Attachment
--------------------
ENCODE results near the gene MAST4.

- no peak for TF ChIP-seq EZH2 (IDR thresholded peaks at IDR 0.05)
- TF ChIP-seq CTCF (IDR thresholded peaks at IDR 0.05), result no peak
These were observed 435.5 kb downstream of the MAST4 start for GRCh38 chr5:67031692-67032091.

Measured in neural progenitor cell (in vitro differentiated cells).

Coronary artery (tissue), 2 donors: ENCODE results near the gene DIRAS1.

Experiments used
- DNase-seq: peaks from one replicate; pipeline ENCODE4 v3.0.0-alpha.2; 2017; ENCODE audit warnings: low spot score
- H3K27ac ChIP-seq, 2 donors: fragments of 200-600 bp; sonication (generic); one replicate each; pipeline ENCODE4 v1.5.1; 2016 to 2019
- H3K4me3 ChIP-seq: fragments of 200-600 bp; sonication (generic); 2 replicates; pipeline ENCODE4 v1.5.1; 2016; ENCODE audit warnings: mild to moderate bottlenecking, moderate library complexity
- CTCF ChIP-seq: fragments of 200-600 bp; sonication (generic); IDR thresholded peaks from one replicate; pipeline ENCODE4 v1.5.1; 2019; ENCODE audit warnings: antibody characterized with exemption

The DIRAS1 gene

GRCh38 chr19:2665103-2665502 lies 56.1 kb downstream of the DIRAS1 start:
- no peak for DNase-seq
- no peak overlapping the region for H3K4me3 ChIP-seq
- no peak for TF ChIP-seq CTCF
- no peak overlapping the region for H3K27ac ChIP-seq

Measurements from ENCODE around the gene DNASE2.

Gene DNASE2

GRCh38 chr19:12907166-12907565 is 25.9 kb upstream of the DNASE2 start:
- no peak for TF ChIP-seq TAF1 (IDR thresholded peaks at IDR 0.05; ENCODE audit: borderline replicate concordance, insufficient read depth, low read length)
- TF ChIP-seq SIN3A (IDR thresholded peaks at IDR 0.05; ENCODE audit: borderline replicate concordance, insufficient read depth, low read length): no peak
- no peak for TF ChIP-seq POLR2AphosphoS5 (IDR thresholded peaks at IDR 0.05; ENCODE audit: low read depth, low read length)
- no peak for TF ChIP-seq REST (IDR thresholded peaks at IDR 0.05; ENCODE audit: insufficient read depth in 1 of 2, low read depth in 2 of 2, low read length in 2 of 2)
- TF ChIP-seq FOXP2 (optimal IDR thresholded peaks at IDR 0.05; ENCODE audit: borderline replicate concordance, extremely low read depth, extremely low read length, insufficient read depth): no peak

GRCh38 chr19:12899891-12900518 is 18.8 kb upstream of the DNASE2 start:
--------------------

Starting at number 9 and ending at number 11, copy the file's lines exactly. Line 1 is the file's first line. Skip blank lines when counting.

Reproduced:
- H3K27ac ChIP-seq, 2 donors: fragments of 200-600 bp; sonication (generic); one replicate each; pipeline ENCODE4 v1.5.1; 2016 to 2019
- H3K4me3 ChIP-seq: fragments of 200-600 bp; sonication (generic); 2 replicates; pipeline ENCODE4 v1.5.1; 2016; ENCODE audit warnings: mild to moderate bottlenecking, moderate library complexity
- CTCF ChIP-seq: fragments of 200-600 bp; sonication (generic); IDR thresholded peaks from one replicate; pipeline ENCODE4 v1.5.1; 2019; ENCODE audit warnings: antibody characterized with exemption